Future-proofing Generation Z for the future economy with an EdTech startup | Techsauce

Future-proofing Generation Z for the future economy with an EdTech startup

As an adult, as long as we want to learn something, we have the access to it. But kids don’t have that provision and miserably, 1 in every 5 kids are preparing for jobs that will no longer be in the market by the time they graduate. In the age of digital transformation that we are in, it is no longer about the inaccessibility to education, but rather, the gap in the education system and the skills needed at the real workplace.

We spoke to Ee Ling, a former investment banker and currently the CEO & Founder of an EdTech startup Smarter Me, who shares her opinions as a mother of two on the skills and education a parent should invest in their children to prepare them for the future economy and her insights into the future of EdTech in the Southeast Asian landscape.

Ee Ling, CEO and Founder of Smarter Me

The inspiration behind Smarter Me

Before starting Smarter Me, Ee Ling worked as an investment banker at Merrill Lynch and CIMB for over 10 years, specializing in the consumer retail and technology before she decided to leave in 2016. She left for two reasons: 1) She saw a huge demand and potential in the use of technology and 2) Being a mother of two girls, she saw an alarming gap in the education industry in preparing her children with the relevant competencies needed for a technology-changed future.

Bridging the gap between skills taught in school and skills required in the real workplace

Education system hasn’t changed in the past 200 years, despite the free $500 credits given to each Singaporean adult for them to “upskill” themselves. In Singapore, there are over 300 local schools, but only 10 of them have entrepreneurship classes and only 50% of schools in Singapore have coding taught to the students - even so, it’s only 10 hours a year. In school, students are often taught to excel in exams and subjects they are doing without actually applying the knowledge into practices. They were never really taught to be entrepreneurial and experimental, and the mindset of “trial and error” was never really instilled. Instead, the reason for top-rank performance in class by the outstanding students was mainly due to the obligation to “survive” rather than through passion, which is one of the core reasons leading to the lack of talent at a workplace.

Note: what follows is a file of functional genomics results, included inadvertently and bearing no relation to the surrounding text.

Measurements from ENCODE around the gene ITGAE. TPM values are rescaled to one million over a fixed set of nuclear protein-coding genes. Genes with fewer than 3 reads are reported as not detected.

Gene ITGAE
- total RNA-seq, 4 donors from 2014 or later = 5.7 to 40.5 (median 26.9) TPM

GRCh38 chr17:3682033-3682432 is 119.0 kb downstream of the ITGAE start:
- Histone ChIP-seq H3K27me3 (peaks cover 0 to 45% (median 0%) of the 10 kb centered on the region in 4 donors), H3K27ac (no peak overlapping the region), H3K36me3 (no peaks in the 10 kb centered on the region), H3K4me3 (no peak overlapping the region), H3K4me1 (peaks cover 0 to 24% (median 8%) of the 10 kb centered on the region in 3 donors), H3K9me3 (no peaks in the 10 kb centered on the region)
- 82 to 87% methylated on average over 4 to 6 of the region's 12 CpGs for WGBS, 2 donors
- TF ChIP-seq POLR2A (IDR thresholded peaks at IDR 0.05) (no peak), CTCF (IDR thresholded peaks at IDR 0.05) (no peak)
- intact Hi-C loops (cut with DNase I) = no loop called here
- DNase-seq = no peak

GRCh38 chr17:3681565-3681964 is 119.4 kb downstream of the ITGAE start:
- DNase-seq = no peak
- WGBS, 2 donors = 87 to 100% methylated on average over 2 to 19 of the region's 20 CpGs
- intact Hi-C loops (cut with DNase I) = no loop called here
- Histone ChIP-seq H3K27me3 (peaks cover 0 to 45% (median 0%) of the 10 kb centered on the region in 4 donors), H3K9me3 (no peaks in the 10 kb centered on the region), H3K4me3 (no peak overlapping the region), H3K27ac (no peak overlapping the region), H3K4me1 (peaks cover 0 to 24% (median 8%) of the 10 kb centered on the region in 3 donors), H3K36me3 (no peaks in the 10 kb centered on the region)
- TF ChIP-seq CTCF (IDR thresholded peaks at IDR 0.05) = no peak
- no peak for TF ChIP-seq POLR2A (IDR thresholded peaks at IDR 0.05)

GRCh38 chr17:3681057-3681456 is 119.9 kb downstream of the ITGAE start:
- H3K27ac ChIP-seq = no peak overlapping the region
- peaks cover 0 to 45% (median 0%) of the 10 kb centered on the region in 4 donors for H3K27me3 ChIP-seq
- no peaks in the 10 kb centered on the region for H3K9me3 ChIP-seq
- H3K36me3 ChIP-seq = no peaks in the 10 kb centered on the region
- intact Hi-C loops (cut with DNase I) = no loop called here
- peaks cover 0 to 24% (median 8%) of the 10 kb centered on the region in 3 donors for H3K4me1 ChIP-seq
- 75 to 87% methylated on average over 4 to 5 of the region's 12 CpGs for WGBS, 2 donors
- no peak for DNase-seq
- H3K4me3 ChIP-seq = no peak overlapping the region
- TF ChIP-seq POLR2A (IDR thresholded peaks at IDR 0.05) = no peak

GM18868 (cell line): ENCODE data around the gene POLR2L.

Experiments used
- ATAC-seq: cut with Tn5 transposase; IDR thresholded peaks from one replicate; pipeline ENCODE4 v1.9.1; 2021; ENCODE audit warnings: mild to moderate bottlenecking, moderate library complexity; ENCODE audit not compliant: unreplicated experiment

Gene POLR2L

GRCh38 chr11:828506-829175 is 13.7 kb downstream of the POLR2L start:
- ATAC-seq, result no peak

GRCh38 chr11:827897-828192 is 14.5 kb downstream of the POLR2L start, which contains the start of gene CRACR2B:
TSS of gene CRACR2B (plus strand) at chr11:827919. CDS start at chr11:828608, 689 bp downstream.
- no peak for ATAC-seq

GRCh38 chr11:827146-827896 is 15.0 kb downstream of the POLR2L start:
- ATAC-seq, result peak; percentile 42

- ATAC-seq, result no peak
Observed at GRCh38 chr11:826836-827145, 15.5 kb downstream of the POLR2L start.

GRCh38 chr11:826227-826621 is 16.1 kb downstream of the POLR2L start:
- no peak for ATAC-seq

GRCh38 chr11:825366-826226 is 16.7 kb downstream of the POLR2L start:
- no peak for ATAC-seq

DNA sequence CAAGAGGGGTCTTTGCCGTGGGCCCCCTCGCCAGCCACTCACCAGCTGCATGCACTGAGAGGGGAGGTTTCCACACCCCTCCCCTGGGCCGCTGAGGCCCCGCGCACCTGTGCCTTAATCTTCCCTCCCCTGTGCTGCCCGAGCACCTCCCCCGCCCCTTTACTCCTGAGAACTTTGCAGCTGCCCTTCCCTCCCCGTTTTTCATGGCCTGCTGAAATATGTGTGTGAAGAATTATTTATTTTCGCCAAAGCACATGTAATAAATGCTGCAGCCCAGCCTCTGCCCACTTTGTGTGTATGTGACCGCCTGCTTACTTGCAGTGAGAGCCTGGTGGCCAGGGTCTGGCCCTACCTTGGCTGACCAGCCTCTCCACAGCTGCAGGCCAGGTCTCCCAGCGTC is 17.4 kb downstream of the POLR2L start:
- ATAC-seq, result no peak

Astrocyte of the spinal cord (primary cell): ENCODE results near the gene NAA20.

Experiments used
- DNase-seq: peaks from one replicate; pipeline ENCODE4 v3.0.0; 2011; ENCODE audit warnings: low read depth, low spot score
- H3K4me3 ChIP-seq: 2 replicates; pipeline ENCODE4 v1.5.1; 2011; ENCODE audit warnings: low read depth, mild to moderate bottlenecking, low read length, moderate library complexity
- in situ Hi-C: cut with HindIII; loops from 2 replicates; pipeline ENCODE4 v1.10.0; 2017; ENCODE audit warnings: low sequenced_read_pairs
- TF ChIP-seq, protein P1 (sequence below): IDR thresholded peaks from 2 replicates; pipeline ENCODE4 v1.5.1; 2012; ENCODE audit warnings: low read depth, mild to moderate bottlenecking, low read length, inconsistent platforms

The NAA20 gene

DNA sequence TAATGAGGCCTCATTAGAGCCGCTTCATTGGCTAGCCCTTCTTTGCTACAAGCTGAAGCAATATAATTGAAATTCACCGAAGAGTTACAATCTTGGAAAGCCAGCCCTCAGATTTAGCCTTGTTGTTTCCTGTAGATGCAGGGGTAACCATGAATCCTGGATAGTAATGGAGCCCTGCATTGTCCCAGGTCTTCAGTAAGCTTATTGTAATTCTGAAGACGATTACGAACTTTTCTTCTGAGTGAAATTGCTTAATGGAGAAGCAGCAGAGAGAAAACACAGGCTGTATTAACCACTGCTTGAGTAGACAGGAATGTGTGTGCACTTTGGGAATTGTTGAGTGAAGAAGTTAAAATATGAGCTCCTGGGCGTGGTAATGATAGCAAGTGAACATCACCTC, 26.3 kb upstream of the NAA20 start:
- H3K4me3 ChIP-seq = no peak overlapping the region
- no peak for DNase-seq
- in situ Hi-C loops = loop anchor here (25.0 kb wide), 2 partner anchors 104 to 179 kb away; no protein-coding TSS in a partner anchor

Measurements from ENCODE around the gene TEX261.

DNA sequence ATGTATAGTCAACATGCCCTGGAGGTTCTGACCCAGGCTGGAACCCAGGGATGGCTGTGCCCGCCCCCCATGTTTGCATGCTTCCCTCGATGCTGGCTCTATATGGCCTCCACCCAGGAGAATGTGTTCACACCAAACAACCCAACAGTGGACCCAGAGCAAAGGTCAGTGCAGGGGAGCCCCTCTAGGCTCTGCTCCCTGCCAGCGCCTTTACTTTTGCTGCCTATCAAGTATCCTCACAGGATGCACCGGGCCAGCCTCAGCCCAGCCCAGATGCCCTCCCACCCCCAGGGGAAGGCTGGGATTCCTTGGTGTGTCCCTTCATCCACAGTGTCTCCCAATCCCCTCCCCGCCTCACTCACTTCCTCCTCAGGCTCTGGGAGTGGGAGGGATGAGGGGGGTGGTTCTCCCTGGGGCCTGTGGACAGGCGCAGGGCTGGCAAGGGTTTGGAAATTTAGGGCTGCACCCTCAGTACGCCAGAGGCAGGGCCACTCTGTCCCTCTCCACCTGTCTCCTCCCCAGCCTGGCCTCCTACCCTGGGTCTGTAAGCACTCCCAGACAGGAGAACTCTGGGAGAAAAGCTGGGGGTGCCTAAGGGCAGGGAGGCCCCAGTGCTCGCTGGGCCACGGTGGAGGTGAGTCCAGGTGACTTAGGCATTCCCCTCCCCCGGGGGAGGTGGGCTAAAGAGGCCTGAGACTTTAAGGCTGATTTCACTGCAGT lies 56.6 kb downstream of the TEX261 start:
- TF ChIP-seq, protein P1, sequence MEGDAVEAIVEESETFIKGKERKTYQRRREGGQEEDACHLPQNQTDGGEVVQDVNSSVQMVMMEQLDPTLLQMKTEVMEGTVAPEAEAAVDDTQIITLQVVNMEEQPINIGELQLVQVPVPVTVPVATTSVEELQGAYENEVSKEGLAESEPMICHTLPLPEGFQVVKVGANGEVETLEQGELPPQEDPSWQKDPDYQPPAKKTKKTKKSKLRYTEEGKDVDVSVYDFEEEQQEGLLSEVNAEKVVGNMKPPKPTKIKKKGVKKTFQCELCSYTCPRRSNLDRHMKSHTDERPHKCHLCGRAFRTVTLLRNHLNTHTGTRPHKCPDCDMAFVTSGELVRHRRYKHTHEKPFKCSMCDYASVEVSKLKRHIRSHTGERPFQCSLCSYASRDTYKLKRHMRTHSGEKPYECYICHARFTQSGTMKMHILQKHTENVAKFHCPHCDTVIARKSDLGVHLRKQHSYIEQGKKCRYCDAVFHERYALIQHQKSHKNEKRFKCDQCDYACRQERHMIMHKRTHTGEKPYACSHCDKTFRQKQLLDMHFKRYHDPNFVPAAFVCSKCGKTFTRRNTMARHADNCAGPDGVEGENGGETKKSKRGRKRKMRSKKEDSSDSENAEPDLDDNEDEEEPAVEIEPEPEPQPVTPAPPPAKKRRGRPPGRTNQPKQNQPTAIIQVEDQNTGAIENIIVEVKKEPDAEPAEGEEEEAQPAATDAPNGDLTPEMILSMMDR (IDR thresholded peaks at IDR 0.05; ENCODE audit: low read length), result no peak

This is where Smarter Me comes in, to nurture the students through coding, robotics, design thinking and entrepreneurship programs, the four main pillars of its focus.

Smarter Me’s curriculum

 All these skills shouldn’t be taught in a silo. Students should learn how to apply skills and knowledge into practical uses.

- Ee Ling, CEO & Founder of Smarter Me

The programs are designed for 6-17-year-old students, through live online classes and offline learning through holiday camps. Having designed its own curriculum around Skillset, Mindset and Hardset, Smarter Me does not simply equip the students with mere coding skills, but also extends to a problem-solving mindset and innovation. This is why all of its instructors come from a diversity of entrepreneurial background and successful startups. For instance, design thinking is taught by an instructor from Grab, and entrepreneurship classes are taught by a serial entrepreneur. Unlike regular tutoring schools, Smarter Me is not just a one-way learning center, but rather, is a platform to connect those learned skills with real business challenges. By occasionally having students rebranding Grab and solving corporate’s pain point, students have to first learn the nature of the industry and conduct market research. This works just like a junior level of Hackathon.

Furthermore, competition for startup ideas is also organized to select the final teams to be flown over to Los Angeles (LA) for the Young Founders Summit. From this year’s application, 400 teenagers from 7 different countries across Asia Pacific applied. The 30 semi-finalist teams got to pitch to a live audience in Singapore just last month before the final selected teams get a direct pass to LA and stand the chance to win US$50,000. The winning team will then enter the 2-month accelerator program which will give them the opportunity to bring their ideas to life. The summit serves to inspire the students from a young age and also to connect them to a like-minded community to do something great.

According to Ee Ling, some of the ideas and pitching by the kids are much better than the pitching done by adults around Southeast Asia. She believes potential does not have to come with age, and this summit should be an opportunity given to kids in Asia as a way to tweak their mindset from seeing academic as the only way out to seeing entrepreneurship as a potential future career.